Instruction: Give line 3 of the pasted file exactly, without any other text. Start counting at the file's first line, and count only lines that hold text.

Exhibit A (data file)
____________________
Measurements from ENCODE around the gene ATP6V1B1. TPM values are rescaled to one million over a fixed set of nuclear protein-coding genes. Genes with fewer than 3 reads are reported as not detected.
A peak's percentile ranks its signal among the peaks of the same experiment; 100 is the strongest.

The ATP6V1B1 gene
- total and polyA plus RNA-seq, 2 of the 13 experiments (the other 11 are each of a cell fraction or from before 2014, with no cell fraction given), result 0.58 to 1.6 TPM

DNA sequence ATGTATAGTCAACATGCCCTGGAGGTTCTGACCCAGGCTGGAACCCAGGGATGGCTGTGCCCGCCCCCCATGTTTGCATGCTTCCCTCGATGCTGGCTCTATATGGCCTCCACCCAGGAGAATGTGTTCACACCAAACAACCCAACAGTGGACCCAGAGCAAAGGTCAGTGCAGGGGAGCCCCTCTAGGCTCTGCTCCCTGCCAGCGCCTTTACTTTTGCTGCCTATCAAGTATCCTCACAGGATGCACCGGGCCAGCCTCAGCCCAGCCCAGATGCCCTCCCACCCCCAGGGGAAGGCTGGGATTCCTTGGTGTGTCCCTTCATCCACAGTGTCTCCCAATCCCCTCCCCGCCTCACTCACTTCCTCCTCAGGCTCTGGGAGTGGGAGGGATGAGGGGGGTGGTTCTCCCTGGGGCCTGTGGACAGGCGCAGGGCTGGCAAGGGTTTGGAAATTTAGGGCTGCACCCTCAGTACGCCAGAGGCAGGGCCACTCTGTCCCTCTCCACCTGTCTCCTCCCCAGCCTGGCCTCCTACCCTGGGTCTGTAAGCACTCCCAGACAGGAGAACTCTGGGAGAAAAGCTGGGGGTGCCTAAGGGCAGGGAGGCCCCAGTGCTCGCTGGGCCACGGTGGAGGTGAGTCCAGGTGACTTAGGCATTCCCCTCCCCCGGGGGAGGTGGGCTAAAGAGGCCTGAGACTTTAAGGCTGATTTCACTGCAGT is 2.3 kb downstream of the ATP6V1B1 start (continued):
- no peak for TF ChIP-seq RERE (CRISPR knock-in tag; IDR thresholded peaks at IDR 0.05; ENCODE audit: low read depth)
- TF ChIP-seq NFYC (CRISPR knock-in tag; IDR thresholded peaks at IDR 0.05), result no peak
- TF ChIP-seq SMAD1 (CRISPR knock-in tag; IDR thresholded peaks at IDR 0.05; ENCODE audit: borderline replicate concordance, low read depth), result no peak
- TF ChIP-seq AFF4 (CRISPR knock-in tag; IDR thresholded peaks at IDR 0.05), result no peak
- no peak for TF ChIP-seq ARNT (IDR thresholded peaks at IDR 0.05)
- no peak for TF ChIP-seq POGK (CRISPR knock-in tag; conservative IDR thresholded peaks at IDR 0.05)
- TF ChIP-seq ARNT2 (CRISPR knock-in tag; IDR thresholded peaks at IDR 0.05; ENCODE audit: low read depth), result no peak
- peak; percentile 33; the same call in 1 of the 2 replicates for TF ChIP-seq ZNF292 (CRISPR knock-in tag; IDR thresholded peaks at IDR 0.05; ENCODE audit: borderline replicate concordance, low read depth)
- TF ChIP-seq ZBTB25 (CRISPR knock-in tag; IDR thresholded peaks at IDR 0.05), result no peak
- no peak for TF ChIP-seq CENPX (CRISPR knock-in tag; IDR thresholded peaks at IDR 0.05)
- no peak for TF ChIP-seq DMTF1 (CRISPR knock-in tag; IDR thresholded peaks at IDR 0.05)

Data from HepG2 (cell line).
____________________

The ATP6V1B1 gene